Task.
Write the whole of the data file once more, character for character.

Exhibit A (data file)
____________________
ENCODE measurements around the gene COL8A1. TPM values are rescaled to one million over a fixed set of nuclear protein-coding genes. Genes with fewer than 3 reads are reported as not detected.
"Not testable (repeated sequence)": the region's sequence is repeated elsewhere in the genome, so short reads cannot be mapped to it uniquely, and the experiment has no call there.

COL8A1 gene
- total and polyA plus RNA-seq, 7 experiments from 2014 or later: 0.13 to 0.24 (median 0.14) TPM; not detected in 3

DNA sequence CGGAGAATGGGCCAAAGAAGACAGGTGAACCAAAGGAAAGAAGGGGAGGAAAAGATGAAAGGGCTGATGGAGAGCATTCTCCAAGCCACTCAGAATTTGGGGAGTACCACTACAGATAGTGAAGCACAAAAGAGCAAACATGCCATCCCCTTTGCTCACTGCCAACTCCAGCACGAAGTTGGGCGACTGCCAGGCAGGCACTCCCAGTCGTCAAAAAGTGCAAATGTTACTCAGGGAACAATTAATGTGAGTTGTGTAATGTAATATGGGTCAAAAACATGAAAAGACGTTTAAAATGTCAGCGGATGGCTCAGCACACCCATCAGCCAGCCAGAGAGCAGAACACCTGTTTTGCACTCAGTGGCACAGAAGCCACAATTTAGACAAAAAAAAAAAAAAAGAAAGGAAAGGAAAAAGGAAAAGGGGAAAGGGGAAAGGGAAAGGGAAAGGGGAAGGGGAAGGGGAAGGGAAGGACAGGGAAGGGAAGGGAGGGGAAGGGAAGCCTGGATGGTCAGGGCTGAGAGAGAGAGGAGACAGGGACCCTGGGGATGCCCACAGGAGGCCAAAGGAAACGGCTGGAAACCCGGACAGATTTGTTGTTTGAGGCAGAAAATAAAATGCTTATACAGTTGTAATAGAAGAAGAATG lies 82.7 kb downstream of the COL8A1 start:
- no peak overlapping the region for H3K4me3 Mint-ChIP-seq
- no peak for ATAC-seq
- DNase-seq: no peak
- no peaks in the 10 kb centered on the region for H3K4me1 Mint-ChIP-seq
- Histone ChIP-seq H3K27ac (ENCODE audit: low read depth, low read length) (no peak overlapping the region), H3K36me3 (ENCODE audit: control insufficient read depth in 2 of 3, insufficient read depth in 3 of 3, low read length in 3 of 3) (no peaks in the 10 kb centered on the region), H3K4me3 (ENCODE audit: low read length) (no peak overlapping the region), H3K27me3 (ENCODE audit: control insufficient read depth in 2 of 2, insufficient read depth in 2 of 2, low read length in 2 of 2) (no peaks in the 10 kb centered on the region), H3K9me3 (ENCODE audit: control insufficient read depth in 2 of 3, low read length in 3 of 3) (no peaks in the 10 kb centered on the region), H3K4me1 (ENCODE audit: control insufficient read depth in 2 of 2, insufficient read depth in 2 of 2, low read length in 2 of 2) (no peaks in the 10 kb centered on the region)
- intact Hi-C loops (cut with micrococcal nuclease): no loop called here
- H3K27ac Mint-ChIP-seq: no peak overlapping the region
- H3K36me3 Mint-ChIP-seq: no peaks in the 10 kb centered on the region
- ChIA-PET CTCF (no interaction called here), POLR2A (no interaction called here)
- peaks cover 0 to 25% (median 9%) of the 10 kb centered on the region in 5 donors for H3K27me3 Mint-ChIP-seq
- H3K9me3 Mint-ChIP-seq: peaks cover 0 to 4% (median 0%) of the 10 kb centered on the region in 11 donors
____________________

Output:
ENCODE measurements around the gene COL8A1. TPM values are rescaled to one million over a fixed set of nuclear protein-coding genes. Genes with fewer than 3 reads are reported as not detected.
"Not testable (repeated sequence)": the region's sequence is repeated elsewhere in the genome, so short reads cannot be mapped to it uniquely, and the experiment has no call there.

COL8A1 gene
- total and polyA plus RNA-seq, 7 experiments from 2014 or later: 0.13 to 0.24 (median 0.14) TPM; not detected in 3

DNA sequence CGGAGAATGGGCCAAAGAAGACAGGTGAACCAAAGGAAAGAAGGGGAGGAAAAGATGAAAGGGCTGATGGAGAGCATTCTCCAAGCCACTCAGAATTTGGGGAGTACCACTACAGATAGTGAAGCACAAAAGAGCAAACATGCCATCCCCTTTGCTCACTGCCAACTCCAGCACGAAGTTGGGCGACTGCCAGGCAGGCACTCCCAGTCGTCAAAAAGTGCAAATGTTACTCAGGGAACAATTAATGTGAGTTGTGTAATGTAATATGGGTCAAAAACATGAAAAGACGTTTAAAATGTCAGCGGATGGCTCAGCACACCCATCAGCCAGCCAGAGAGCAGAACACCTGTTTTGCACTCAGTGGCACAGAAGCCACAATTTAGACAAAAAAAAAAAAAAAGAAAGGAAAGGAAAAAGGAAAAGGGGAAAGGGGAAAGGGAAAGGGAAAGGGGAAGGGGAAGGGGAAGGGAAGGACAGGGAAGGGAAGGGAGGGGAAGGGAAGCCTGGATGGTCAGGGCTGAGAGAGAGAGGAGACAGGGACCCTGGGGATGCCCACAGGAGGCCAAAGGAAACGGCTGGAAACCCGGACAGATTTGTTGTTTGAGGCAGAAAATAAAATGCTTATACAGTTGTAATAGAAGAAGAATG lies 82.7 kb downstream of the COL8A1 start:
- no peak overlapping the region for H3K4me3 Mint-ChIP-seq
- no peak for ATAC-seq
- DNase-seq: no peak
- no peaks in the 10 kb centered on the region for H3K4me1 Mint-ChIP-seq
- Histone ChIP-seq H3K27ac (ENCODE audit: low read depth, low read length) (no peak overlapping the region), H3K36me3 (ENCODE audit: control insufficient read depth in 2 of 3, insufficient read depth in 3 of 3, low read length in 3 of 3) (no peaks in the 10 kb centered on the region), H3K4me3 (ENCODE audit: low read length) (no peak overlapping the region), H3K27me3 (ENCODE audit: control insufficient read depth in 2 of 2, insufficient read depth in 2 of 2, low read length in 2 of 2) (no peaks in the 10 kb centered on the region), H3K9me3 (ENCODE audit: control insufficient read depth in 2 of 3, low read length in 3 of 3) (no peaks in the 10 kb centered on the region), H3K4me1 (ENCODE audit: control insufficient read depth in 2 of 2, insufficient read depth in 2 of 2, low read length in 2 of 2) (no peaks in the 10 kb centered on the region)
- intact Hi-C loops (cut with micrococcal nuclease): no loop called here
- H3K27ac Mint-ChIP-seq: no peak overlapping the region
- H3K36me3 Mint-ChIP-seq: no peaks in the 10 kb centered on the region
- ChIA-PET CTCF (no interaction called here), POLR2A (no interaction called here)
- peaks cover 0 to 25% (median 9%) of the 10 kb centered on the region in 5 donors for H3K27me3 Mint-ChIP-seq
- H3K9me3 Mint-ChIP-seq: peaks cover 0 to 4% (median 0%) of the 10 kb centered on the region in 11 donors